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NEW YORK (TheStreet) -- A globally diversified equity portfolio should include exposure to emerging markets, but emerging market investing has become trickier in the last couple of years.

In the early years of the emerging market renaissance during the last decade, exposure was as easy. From its inception in 2003 until 2007 the

iShares MSCI Emerging Market Index Fund

(EEM) - Get Free Report

was up 390% while the

S&P 500

was up 76%. The last two years have been a much different story; the S&P 500 is up 17% while EEM is down 15%.

Whether the last couple of years is a reversion to the mean or something else, investing in emerging markets now requires more selectivity. As the emerging market cycle, or maybe it was a super-cycle, has matured, one area that has continued to do relatively well has been areas with lower volatility and higher yield focusing on areas where money must be spent.

This leads the conversation to the

iShares Emerging Markets Infrastructure ETF

(EMIF) - Get Free Report

and its 2.9% trailing yield versus a trailing yield of 1.76% for EEM. For two years, EMIF is down 3% versus 15% for EEM, and for the last one year it is up 5% versus a decline of 1% for EEM.

>>Also see: Top Returns From 'Wide-Moat' Stocks >>

Unlike emerging-market infrastructure funds from other ETF providers, EMIF has more of a focus on utilities with that sector accounting for almost 70% of the fund. It takes some looking under the hood to come up with the 70% figure because the information page shows closer to 28% in utilities.

The difference is the 40% allocation to an area referred to as transportation infrastructure. This industry is mostly comprised of publicly traded toll roads and airports that are the end result of infrastructure buildouts. These companies are often mature, have lower volatility and higher yields.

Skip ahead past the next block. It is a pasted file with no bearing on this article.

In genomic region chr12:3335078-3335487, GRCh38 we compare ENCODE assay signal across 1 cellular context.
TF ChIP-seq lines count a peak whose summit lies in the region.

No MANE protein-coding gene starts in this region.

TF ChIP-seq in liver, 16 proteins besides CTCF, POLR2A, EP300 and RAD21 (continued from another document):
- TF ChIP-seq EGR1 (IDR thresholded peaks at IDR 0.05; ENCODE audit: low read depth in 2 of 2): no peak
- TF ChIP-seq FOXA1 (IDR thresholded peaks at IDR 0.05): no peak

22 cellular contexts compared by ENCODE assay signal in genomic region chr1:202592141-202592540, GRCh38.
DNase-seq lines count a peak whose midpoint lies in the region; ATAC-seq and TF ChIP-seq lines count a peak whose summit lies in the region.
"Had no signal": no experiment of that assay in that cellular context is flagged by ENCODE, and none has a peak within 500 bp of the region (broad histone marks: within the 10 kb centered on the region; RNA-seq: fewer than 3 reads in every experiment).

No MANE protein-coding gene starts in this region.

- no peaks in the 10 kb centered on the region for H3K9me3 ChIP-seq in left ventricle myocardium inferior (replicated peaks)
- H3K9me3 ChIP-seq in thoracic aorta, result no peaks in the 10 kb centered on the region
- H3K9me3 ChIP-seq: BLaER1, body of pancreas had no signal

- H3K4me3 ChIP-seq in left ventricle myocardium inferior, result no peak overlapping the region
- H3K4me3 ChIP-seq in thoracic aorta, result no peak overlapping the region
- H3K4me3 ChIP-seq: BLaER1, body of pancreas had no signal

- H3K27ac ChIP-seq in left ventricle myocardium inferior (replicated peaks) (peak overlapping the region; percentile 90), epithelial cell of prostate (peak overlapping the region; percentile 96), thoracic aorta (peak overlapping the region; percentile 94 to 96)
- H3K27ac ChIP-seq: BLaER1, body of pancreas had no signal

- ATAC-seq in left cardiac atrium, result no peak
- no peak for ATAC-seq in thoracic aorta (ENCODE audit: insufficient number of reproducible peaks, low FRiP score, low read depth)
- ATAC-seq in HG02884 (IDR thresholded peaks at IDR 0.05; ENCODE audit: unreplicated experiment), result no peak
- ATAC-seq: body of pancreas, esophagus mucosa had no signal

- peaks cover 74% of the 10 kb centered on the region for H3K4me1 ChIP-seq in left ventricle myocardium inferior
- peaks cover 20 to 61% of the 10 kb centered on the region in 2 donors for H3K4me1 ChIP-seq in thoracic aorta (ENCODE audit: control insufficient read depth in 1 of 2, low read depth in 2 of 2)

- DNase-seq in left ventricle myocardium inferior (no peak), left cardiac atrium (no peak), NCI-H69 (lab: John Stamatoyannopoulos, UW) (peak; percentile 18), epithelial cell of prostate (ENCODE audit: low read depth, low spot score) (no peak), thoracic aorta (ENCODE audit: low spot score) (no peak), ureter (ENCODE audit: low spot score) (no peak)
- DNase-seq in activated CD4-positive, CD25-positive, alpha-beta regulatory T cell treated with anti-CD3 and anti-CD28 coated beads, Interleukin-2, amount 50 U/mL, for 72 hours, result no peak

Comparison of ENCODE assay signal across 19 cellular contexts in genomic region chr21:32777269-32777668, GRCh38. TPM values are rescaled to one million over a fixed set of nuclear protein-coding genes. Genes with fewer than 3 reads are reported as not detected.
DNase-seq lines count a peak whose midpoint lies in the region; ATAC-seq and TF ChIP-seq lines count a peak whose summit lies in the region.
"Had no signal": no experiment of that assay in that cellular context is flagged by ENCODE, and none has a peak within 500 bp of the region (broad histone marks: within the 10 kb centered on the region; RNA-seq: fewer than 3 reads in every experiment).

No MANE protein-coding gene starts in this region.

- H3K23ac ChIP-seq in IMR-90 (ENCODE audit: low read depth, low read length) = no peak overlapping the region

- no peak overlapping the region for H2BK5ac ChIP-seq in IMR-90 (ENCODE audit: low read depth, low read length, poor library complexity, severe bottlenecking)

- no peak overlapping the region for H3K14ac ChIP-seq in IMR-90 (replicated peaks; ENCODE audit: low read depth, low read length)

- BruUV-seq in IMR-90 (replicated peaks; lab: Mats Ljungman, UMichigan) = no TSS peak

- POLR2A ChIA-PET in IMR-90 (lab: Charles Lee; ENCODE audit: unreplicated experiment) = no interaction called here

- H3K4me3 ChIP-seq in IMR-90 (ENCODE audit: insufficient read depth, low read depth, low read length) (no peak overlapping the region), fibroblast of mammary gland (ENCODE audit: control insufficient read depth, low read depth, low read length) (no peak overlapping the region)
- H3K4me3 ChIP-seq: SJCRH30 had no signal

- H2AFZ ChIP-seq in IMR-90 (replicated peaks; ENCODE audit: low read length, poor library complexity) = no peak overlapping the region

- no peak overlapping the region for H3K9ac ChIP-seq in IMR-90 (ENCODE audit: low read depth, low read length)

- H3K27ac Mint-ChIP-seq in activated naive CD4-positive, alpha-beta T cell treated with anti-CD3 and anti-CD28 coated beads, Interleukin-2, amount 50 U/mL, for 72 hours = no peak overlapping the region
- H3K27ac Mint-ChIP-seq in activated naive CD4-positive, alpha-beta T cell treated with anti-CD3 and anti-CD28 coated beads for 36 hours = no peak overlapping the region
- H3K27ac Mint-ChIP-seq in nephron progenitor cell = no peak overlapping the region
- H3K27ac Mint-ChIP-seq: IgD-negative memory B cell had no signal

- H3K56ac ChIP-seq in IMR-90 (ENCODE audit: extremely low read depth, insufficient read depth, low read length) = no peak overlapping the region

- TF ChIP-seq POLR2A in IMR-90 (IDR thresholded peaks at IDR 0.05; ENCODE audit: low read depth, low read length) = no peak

This contrasts with some funds such as the

PowerShares Emerging Markets Infrastructure Portfolio


, which has 51% in industrial stocks and 43% in materials which are obviously more volatile than utilities.

This does not make EMIF a better fund than PXR. It simply has a different composition. If it is late now in the emerging-market cycle or if there is a reversion to the mean under way, then it is logical to think that more defensive parts of the market would outperform -- similar to beer and food stocks being more defensive late in the U.S. stock market cycle.

The bull case for the more mature end-user companies in emerging markets revolves around the idea that despite the cyclical ups and downs of portions of economies, the story on the ground is that more people are ascending to a middle-class lifestyle, driving cars they just bought and having electricity and water come into their homes.

>>Also see: Equity Investing Is Alive and Well >>

If it is late in the cycle, that means the cycle will end and then after a time a new cycle will begin. When that happens it is likely the more cyclically sensitive PXR will be the one to outperform.

Again, this is not about one fund being better but about understanding what the differences in how funds are constructed will mean for fund holders.

At the time of publication EMIF was a client holding.

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This article was written by an independent contributor, separate from TheStreet's regular news coverage.

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